The Heavenly Writing

Author: Francesca Rochberg
Editor: Cambridge University Press
ISBN: 9781139455855
Size: 12,19 MB
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In antiquity, the expertise of the Babylonians in matters of the heavens was legendary and the roots of both western astronomy and astrology are traceable in cuneiform tablets going back to the second and first millennia BC. The Heavenly Writing, first publsiehd in 2004, discusses the place of Babylonian celestial divination, horoscopy, and astronomy in Mesopotamian intellectual culture. Focusing chiefly on celestial divination and horoscopes, it traces the emergence of personal astrology from the tradition of celestial divination and the use of astronomical methods in horoscopes. It further takes up the historiographical and philosophical issue of the nature of these Mesopotamian 'celestial sciences' by examining elements traditionally of concern to the philosophy of science, without sacrificing the ancient methods, goals, and interests to a modern image of science. This book will be of particular interest to those concerned with the early history of science.

The Lion Led The Way

Author: Dwight R. Hutchison
Editor: Editions Signes Celestes
ISBN:
Size: 16,35 MB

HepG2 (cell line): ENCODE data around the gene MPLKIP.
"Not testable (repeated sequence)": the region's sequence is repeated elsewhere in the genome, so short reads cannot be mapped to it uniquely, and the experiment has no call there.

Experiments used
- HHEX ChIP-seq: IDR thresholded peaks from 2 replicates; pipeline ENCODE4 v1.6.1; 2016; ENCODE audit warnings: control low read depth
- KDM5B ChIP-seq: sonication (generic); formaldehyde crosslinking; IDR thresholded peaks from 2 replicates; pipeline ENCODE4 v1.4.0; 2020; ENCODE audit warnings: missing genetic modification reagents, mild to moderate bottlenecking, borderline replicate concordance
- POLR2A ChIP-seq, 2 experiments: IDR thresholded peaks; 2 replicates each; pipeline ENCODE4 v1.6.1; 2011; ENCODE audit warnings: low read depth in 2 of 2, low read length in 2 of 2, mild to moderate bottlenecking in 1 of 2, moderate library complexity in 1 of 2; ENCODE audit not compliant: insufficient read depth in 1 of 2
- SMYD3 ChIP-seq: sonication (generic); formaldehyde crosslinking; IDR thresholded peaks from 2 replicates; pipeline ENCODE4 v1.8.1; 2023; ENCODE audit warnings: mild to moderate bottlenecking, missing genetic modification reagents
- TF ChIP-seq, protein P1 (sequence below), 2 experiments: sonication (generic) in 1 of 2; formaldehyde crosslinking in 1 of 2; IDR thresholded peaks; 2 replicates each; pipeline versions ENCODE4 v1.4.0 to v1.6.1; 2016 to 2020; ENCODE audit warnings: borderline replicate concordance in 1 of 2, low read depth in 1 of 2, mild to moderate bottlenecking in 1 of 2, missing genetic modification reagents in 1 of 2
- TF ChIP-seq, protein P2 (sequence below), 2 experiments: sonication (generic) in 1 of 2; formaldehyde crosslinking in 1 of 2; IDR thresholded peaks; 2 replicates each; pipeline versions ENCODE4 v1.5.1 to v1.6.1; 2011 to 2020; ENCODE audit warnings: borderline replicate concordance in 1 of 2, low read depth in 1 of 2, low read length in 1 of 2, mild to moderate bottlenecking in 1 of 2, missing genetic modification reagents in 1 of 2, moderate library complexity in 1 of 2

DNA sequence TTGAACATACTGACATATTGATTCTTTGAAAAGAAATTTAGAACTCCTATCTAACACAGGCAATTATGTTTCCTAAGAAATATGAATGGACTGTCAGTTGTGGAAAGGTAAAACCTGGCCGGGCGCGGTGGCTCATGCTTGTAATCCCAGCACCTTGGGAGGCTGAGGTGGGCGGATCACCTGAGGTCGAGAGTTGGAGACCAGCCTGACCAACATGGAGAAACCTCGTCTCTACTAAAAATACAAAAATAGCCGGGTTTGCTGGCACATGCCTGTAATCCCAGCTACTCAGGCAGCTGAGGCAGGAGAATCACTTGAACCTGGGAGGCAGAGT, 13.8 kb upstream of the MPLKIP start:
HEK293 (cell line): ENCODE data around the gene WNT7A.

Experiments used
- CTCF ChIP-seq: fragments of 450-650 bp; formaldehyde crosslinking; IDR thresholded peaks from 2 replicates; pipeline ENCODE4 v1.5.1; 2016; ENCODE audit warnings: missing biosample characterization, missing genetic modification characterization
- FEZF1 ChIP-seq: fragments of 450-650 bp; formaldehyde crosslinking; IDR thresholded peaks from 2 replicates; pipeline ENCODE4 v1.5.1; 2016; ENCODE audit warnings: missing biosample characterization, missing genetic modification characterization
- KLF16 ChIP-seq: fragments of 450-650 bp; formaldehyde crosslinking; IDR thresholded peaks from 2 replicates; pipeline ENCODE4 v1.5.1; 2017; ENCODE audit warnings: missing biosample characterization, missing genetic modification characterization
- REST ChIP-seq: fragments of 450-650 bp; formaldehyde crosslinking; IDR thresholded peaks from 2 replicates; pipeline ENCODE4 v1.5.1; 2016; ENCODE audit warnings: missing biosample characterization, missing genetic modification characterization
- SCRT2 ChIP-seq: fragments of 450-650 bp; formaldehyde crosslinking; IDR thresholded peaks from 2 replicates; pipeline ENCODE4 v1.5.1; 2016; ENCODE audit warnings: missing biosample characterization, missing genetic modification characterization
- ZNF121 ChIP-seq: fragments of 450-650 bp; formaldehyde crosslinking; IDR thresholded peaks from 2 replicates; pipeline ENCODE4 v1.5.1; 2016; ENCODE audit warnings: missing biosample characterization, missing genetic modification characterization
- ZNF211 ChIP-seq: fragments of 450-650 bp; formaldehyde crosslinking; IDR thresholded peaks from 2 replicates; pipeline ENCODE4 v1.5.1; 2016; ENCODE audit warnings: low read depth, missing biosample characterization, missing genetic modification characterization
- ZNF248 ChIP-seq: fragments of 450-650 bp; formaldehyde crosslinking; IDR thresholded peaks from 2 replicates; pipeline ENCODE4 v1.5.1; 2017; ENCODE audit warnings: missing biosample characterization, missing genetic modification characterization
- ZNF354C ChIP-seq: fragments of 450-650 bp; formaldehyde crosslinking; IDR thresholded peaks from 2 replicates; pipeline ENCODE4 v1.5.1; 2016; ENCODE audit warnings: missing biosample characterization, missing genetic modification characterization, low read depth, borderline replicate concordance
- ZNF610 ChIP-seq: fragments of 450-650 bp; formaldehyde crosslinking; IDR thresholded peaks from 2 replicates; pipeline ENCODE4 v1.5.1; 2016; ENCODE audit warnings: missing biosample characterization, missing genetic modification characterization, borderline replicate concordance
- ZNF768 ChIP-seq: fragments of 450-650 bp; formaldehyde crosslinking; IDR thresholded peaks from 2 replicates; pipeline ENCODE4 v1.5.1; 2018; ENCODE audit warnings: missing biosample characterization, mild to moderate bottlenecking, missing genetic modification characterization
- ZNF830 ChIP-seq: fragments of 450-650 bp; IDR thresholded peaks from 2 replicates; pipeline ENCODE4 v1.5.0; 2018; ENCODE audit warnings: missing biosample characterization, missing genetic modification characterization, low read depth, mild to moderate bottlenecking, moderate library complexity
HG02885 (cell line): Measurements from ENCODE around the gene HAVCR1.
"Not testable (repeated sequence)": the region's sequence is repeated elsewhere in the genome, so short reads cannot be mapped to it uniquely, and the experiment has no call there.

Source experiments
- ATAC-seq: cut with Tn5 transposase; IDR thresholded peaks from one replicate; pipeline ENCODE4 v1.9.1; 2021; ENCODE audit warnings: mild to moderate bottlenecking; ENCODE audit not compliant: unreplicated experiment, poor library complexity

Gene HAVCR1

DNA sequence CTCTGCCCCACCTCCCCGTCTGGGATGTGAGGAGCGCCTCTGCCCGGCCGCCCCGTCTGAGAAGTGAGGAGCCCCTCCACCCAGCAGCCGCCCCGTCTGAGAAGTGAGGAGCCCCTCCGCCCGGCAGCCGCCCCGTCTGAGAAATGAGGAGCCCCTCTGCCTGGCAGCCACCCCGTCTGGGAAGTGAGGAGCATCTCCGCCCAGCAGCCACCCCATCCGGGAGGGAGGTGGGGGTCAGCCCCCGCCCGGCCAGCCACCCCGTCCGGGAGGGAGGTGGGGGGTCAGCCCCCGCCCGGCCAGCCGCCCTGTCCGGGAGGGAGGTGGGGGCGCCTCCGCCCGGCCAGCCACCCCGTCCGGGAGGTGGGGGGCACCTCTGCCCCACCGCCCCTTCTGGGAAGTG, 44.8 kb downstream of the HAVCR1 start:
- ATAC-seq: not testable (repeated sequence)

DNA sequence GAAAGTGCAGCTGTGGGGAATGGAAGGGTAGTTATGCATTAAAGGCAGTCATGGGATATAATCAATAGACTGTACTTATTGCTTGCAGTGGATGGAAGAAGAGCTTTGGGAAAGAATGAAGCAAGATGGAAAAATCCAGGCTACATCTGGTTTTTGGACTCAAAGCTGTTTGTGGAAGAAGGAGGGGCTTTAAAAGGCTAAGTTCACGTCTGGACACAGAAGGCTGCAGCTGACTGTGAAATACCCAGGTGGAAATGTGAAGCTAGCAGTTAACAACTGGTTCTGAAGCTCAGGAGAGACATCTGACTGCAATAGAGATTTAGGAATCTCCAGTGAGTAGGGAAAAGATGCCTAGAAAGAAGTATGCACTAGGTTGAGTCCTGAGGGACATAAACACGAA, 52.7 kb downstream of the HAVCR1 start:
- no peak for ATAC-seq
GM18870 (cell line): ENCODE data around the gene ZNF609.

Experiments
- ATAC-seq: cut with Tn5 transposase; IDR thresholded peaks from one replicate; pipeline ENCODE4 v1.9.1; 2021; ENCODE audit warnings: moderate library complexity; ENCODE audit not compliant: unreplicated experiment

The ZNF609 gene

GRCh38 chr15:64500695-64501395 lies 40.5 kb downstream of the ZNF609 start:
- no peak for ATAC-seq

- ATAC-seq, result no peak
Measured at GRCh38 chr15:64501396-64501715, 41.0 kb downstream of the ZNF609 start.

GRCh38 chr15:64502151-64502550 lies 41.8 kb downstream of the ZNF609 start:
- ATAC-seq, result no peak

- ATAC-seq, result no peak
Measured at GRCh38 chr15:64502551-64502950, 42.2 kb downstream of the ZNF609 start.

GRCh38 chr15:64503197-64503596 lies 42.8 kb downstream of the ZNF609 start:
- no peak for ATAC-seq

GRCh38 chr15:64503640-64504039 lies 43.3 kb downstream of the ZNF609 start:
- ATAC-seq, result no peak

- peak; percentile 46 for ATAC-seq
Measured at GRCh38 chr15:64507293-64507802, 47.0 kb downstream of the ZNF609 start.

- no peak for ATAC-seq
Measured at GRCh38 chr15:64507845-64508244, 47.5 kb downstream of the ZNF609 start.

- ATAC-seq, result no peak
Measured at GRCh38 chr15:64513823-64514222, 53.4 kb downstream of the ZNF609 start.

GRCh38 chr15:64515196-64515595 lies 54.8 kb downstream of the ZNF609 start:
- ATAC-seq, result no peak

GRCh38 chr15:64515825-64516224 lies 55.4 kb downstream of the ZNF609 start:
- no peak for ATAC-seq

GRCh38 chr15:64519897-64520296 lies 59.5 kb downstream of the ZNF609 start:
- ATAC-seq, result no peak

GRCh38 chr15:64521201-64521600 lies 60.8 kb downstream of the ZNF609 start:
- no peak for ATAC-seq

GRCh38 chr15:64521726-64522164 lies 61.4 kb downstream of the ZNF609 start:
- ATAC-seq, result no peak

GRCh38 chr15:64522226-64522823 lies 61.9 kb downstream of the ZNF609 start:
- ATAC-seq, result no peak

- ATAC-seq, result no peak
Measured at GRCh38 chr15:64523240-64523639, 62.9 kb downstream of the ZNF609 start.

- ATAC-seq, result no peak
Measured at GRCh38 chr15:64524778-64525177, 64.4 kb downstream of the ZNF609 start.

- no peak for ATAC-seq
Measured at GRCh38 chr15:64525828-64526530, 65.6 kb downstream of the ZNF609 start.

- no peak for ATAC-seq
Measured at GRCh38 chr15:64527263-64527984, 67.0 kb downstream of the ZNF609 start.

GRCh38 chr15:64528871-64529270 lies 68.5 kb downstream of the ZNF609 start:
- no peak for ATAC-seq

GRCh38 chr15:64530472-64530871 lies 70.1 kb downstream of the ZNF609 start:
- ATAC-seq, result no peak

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Was there a meaningful stellar sign over Bethlehem? What did it look like to someone looking up at the night sky? Was the star a visual guide or a simply sign? Did wise men really come from the East seeking Israel’s Messiah sometime after the birth of Jesus? The biblical account of the wise men and the star that announced the coming of the Messiah of Israel has inspired and puzzled people for two millennia. Important aspects of Babylonian astronomy seem to be involved in understanding the star’s appearing. But in addition, The Lion Led the Way also explores the men and events from a profoundly Jewish perspective. The traditional Jewish names of stars and planets, Jewish symbols, as well as Jewish dates, all seem to be keys to unlocking the mystery of the famous star. The star of Bethlehem was not the brightest of the heavenly lights, nor was it the most spectacular starry manifestation of all time. However, it was part of the most meaningful set of celestial events in human history. The God of Israel is surprising. His ways are not our ways; his thoughts are not our thoughts. The star gives us a concrete example of God’s intervention in the universe. Who were the biblical Magi? Various wise men were important in the history of the vast region to the east of Judaea. Zoroastrian, Babylonian, Greek and even Jewish wise men all played a role there in several successive empires. A possible Jewish connection with the story of the biblical wise men has been long neglected. The Magi who arrived in Bethlehem seem to have been influenced by Judaism. They apparently understood at least part of the meaning of Daniel’s sixth-century BC prophecy concerning the 70 “sevens.” The prophecy has to do with time. The Babylonian astronomers were uniquely qualified to perceive the connection between time and the heavens. Based on their knowledge and the ancient biblical texts, they saw how the “sevens” were related to the birth of the Messiah. The Magi were seeking God’s kingdom centered on the Messiah, the Righteous One. Jesus, who was born in Bethlehem, is still making himself known. His ways are as mysterious as ever, and his humility is unsurpassed. The third edition of The Lion Led the Way contains about 45 pages of new material. Book website: www.star-of-bethlehem.info